Assume Nothing, Question Everything

I had a long conversation with a client (now a former client) the other day, and I came away pretty angry.

I backed out of the project after I learned of the client’s intentions and realized that I would have to float in the proverbial grey area in order to do the work for this client.

As I told the client, and as I have said here numerous times before, even a whiff of any unscrupulous behavior might undermine a client’s best interests, my reputation and my license. The client didn’t particularly care about his best interests; he wanted the information, and from what I could tell, he wanted it pretty much at any cost.

But what really incensed me was that he couldn’t care less about my reputation or my license. Flabbergasted that I wouldn’t do anything that could harm my reputation and ultimately my license, the client replied, “But we aren’t doing anything illegal.”

Not exactly the kind of client I want on my roster.

“You signed an engagement letter and we paid you a retainer and you have to fulfill your end of the bargain,” the client told me. I am not a hired hitman. And I am not required to do whatever someone tells me. I nicely told him that the retainer engagement had been ripped up and the retainer check (which I had still not received) would be returned in full — despite the fact that I had spent most of my weekend on the project.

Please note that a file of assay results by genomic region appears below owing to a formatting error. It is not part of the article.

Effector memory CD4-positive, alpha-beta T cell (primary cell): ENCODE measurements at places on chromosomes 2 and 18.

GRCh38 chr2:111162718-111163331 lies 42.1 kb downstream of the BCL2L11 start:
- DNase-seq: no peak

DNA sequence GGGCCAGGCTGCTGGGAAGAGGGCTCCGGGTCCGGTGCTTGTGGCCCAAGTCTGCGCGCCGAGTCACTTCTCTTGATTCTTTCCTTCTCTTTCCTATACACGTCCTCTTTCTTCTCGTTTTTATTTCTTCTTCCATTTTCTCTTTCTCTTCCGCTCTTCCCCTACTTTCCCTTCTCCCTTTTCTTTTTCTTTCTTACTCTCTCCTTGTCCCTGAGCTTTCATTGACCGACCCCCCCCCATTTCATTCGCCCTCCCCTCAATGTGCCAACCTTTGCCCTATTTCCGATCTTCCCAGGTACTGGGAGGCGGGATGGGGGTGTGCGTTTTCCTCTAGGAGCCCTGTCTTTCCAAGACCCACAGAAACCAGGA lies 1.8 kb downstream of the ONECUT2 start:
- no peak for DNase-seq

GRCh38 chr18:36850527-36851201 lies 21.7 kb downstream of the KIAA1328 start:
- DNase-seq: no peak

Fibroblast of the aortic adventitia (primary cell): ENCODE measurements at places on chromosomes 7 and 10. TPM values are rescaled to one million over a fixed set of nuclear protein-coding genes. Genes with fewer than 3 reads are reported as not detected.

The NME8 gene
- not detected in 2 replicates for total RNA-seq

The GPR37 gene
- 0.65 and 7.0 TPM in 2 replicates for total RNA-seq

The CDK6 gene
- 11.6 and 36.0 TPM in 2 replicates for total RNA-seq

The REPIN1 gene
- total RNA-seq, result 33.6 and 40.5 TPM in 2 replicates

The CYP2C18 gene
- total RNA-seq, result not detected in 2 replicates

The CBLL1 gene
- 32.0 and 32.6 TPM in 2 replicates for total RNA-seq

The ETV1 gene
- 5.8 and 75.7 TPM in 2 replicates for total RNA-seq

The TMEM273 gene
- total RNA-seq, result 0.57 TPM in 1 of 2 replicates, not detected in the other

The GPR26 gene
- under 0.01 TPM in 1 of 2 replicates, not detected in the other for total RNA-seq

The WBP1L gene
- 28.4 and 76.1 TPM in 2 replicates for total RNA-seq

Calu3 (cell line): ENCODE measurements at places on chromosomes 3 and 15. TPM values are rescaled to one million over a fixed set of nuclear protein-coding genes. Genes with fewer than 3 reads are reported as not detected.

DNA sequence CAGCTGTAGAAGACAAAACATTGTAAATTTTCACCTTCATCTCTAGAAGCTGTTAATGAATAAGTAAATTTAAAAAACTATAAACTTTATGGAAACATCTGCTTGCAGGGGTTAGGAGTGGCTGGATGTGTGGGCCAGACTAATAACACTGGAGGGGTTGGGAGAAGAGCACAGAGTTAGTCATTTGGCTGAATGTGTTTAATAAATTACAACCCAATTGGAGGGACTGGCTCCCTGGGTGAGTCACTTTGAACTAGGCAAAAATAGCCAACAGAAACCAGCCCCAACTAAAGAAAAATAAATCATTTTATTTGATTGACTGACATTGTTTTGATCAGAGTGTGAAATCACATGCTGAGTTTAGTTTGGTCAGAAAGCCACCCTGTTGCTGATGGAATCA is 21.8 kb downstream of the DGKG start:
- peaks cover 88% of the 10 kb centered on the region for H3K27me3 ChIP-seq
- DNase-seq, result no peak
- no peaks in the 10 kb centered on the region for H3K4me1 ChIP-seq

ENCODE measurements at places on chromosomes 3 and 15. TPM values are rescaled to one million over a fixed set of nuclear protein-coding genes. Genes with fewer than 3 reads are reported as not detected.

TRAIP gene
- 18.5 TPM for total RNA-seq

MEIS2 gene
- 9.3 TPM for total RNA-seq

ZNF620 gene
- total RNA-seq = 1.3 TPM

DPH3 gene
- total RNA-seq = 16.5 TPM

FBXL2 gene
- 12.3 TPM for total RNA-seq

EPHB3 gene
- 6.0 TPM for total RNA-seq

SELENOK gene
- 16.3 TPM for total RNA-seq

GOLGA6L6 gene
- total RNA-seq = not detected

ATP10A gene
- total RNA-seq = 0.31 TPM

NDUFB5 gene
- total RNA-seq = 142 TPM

I had accepted the job, in part, because I was blinded by the fact that this would have been a massive project that could have lasted for months, a luxury that doesn’t come around that often in my business.

While I was angry at the client, I am most angry at myself for letting it get to this point.

I had been introduced to this client by a person I do a lot of work for, and based on my discussions with the person who referred the case, I assumed I knew the client’s intentions. It was not until the 11th hour, after pressing the client, that I ultimately got the information I should have learned days before, which turned everything upside down.

One of my mantras is “assume nothing, question everything.” Assumptions are the mothers of all evils. Many people’s assumptions sound like “the grass is greener on the other side,” “it will not happen to me,” or “you can’t teach an old dog new tricks,”

In my business, it’s more like “they would never do that!” or “you are probably not going to find anything” or “they won’t talk to you.”

Proving that assumptions are wrong is part of what I do for a living.

But in this case, I didn’t follow my own advice.

I assumed.

And it cost me.

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11 replies
  1. Sound Private Investigations Specialists
    Sound Private Investigations Specialists says: